Estimation of Cosmic Induced Contamination in Ultra-low Background Detector Materials

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Executive Summary This document presents the result of investigating a way to reliably determine cosmic induced backgrounds for ultra-low background materials. In particular, it focuses on those radioisotopes produced by the interactions with cosmic ray particles in the detector materials that act as a background for experiments looking for neutrinoless double beta decay. This investigation is motivated by the desire to determine background contributions from cosmic ray activation of the electroformed copper that is being used in the construction of the MAJORANA DEMONSTRATOR. The most important radioisotope produced in copper that contributes to the background budget is 60Co, which has ... continued below

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Aguayo Navarrete, Estanislao; Kouzes, Richard T.; Orrell, John L.; Berguson, Timothy J. & Greene, Austen T. August 1, 2012.

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Executive Summary This document presents the result of investigating a way to reliably determine cosmic induced backgrounds for ultra-low background materials. In particular, it focuses on those radioisotopes produced by the interactions with cosmic ray particles in the detector materials that act as a background for experiments looking for neutrinoless double beta decay. This investigation is motivated by the desire to determine background contributions from cosmic ray activation of the electroformed copper that is being used in the construction of the MAJORANA DEMONSTRATOR. The most important radioisotope produced in copper that contributes to the background budget is 60Co, which has the potential to deposit energy in the region of interest of this experiment. Cobalt-60 is produced via cosmic ray neutron collisions in the copper. This investigation aims to provide a method for determining whether or not the copper has been exposed to cosmic radiation beyond the threshold which the Majorana Project has established as the maximum exposure. This threshold is set by the Project as the expected contribution of this source of background to the overall background budget. One way to estimate cosmic ray neutron exposure of materials on the surface of the Earth is to relate it to the cosmic ray muon exposure. Muons are minimum-ionizing particles and the available technologies to detect muons are easier to implement than those to detect neutrons. We present the results of using a portable, ruggedized muon detector, the µ-Witness made by our research group, for determination of muon exposure of materials for the MAJORANA DEMONSTRATOR. From the muon flux measurement, this report presents a method to estimate equivalent sea-level exposure, and then infer the neutron exposure of the tracked material and thus the cosmogenic activation of the copper. This report combines measurements of the muon flux taken by the µ-Witness detector with Geant4 simulations in order to assure our understanding of the µ-Witness prototype. As a proof of concept, we present the results of using this detector with electroformed copper during its transport from Pacific Northwest National Laboratory, where the copper is grown, to the underground lab in Lead, South Dakota, where the experiment is being deployed. The development of a code to be used with the Majorana parts tracking database, designed to aid in estimating the cosmogenic activation, is also presented.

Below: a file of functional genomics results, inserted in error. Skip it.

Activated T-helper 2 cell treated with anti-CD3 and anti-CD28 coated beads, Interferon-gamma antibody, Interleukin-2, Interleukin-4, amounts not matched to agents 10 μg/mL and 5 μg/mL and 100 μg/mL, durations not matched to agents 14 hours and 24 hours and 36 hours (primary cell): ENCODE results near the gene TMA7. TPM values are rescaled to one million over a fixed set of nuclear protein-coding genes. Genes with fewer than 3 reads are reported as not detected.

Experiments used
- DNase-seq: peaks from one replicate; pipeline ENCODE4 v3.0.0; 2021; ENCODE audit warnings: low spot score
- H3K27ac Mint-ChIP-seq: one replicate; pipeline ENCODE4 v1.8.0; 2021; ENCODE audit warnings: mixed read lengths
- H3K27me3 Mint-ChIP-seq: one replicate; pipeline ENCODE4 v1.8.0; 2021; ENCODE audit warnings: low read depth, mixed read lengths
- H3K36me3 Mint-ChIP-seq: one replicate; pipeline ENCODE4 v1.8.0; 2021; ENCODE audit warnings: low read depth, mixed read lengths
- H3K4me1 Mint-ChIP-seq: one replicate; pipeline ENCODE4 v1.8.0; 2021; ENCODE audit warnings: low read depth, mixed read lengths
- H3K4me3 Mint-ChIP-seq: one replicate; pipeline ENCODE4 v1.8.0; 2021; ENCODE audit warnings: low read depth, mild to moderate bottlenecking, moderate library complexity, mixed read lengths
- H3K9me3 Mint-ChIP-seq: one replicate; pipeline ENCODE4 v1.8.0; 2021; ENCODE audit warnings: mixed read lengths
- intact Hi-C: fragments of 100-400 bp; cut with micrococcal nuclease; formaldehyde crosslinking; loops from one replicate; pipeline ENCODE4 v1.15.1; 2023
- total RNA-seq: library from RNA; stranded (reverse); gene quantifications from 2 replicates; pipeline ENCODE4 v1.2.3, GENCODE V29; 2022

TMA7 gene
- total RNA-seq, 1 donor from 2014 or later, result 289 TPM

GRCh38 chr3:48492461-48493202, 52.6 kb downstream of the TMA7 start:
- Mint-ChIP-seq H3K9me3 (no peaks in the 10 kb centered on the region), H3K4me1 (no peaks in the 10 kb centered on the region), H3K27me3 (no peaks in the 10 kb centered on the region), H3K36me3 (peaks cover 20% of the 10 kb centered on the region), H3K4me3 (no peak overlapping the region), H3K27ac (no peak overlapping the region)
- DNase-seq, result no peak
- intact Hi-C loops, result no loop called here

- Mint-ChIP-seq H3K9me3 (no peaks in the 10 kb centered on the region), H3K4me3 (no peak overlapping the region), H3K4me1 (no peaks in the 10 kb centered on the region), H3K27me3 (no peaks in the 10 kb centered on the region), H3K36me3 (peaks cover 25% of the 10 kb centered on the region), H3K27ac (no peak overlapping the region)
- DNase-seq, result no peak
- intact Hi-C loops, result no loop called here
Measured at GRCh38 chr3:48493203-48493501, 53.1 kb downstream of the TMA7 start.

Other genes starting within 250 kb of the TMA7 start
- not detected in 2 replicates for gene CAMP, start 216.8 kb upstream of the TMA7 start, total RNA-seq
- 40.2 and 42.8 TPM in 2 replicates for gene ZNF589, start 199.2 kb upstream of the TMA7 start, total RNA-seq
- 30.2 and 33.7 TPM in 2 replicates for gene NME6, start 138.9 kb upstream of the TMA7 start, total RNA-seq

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  • Report No.: PNNL-21696
  • Grant Number: AC05-76RL01830
  • DOI: 10.2172/1056763 | External Link
  • Office of Scientific & Technical Information Report Number: 1056763
  • Archival Resource Key: ark:/67531/metadc835119

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  • August 1, 2012

Added to The UNT Digital Library

  • May 19, 2016, 9:45 a.m.

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  • Dec. 7, 2016, 11:19 a.m.

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Aguayo Navarrete, Estanislao; Kouzes, Richard T.; Orrell, John L.; Berguson, Timothy J. & Greene, Austen T. Estimation of Cosmic Induced Contamination in Ultra-low Background Detector Materials, report, August 1, 2012; Richland, Washington. (digital.library.unt.edu/ark:/67531/metadc835119/: accessed October 23, 2018), University of North Texas Libraries, Digital Library, digital.library.unt.edu; crediting UNT Libraries Government Documents Department.